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Fathers of the Church

Personal Letter LIII: Second Letter to Monks

Description

In his Epistula ad monachos Athanasius sees himself compelled to write to the solitaries "because there are certain persons who hold with Arius and go about visiting the monasteries with no other object save that under color of visiting you and returning from us they may deceive the simple." He asks his readers not to give occasion of scandal to the brethren and to shun those who entertain Arian views as well as those who, while they pretend not to hold with Arius, yet worship with the heretics. (Quasten)

Provenance

In both his public writings and his personal letters, Athanasius tirelessly opposed the Arians, who regarded him as their chief enemy and did everything to destroy him. (Quasten)

by Athanasius in Unknown | translated by Payne-Smith

Athanasius, Archbishop of Alexandria, to the Solitaries.

Athanasius to those who practise a solitary life, and are settled in faith in God, most beloved brethren, greeting in the Lord.

I thank the Lord who hath given to you to believe in Him, that ye too may have with the saints eternal life. But because there are certain persons who hold with Arius and go about the monasteries with no other object save that under colour of visiting you, and returning from us they may deceive the simple; whereas there are certain who, while they affirm that they do not hold with Arius, yet compromise themselves and worship with his party; I have been compelled, at the instance of certain most sincere brethren, to write at once in order that keeping faithfully and without guile the pious faith which God's grace works in you, you may not give occasion of scandal to the brethren. For when any sees you, the faithful in Christ, associate and communicate with such people, [or worshipping along with them], certainly they will think it a matter of indifference and will fall into the mire of irreligion. Lest, then, this should happen, be pleased, beloved, to shun those who hold the impiety [of Arius], and moreover to avoid those who, while they pretend not to hold with Arius, yet worship with the impious. And we are specially bound to fly from the communion of men whose opinions we hold in execration. [If then any come to you, and, as blessed John says, brings with him right doctrine, say to him, All hail, and receive such an one as a brother.] But if any pretend that he confesses the right faith, but appear to communicate with those others, exhort him to abstain from such communion, and if he promise to do so, treat him as a brother, but if he persist in a contentious spirit, him avoid. [I might greatly lengthen my letter, adding from the divine Scriptures the outline of this teaching. But since, being wise men, you can anticipate those who write, and rather, being intent upon self- denial, are fit to instruct others also, I have dictated a short letter, as from one loving friend to others, in the confidence] that living as you do you will preserve a pure and sincere faith, and that those persons, seeing that you do not join with them in worship, will derive benefit, fearing lest they be accounted as impious, and as those who hold with them.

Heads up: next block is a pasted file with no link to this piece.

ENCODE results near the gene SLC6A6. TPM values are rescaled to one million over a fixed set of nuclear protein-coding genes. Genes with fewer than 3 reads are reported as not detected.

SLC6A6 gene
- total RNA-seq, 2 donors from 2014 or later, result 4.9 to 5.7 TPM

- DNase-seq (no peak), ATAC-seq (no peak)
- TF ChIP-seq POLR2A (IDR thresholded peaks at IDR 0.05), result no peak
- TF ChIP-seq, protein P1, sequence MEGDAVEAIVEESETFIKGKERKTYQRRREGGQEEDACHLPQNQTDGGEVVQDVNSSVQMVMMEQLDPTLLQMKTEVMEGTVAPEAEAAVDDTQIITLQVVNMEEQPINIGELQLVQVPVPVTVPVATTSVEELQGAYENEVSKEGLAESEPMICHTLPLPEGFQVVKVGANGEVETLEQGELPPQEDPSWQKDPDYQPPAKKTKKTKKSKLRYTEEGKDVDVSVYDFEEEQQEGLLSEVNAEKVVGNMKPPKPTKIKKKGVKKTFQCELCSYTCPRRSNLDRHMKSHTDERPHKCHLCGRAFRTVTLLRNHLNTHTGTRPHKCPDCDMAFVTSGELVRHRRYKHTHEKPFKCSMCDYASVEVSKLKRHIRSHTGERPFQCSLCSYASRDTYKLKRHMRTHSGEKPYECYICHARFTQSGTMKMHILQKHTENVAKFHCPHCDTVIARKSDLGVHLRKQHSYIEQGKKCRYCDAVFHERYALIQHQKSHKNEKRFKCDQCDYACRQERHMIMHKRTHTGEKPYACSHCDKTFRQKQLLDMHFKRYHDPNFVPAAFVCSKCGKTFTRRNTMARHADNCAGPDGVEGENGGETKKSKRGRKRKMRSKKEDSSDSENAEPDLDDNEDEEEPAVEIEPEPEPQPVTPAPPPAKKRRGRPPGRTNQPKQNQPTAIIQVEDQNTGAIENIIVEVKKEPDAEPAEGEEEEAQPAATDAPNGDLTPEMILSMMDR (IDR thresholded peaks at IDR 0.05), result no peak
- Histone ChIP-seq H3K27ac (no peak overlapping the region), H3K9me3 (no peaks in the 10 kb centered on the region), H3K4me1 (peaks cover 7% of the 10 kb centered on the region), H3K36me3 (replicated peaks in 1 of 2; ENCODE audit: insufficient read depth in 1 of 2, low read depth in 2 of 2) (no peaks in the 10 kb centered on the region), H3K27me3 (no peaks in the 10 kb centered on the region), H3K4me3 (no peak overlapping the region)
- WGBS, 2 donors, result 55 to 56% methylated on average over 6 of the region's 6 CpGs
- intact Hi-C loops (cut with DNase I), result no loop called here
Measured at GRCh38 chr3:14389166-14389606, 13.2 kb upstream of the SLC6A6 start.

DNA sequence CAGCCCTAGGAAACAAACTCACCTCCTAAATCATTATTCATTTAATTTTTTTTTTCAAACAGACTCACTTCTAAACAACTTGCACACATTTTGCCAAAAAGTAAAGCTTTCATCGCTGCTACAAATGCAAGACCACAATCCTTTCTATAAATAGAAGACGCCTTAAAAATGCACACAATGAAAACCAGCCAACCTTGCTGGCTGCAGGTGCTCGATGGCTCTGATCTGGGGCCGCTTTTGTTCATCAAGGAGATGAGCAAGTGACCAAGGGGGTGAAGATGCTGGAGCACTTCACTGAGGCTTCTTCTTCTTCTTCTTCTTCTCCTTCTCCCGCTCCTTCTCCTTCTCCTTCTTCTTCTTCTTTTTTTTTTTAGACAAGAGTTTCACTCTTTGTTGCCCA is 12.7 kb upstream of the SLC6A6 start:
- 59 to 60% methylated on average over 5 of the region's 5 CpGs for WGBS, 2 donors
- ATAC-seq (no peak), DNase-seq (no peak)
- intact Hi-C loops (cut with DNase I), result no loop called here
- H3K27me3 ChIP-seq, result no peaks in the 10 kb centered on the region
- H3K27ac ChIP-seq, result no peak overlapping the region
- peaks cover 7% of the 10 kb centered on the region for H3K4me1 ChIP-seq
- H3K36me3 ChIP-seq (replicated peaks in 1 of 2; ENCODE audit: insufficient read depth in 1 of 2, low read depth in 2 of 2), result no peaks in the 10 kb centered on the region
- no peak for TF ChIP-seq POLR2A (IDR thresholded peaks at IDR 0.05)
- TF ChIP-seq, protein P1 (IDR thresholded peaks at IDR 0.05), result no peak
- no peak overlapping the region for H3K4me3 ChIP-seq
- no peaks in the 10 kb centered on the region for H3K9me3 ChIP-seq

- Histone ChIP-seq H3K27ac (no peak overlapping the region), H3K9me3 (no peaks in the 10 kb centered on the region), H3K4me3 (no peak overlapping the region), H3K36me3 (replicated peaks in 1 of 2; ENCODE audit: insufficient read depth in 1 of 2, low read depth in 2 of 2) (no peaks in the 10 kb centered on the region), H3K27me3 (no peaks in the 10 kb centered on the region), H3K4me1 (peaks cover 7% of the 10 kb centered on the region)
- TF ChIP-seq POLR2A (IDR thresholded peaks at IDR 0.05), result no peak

Taken from "The Early Church Fathers and Other Works" originally published by Wm. B. Eerdmans Pub. Co. in English in Edinburgh, Scotland, beginning in 1867. (NPNF II/IV, Schaff and Wace). The digital version is by The Electronic Bible Society, P.O. Box 701356, Dallas, TX 75370, 214-407-WORD.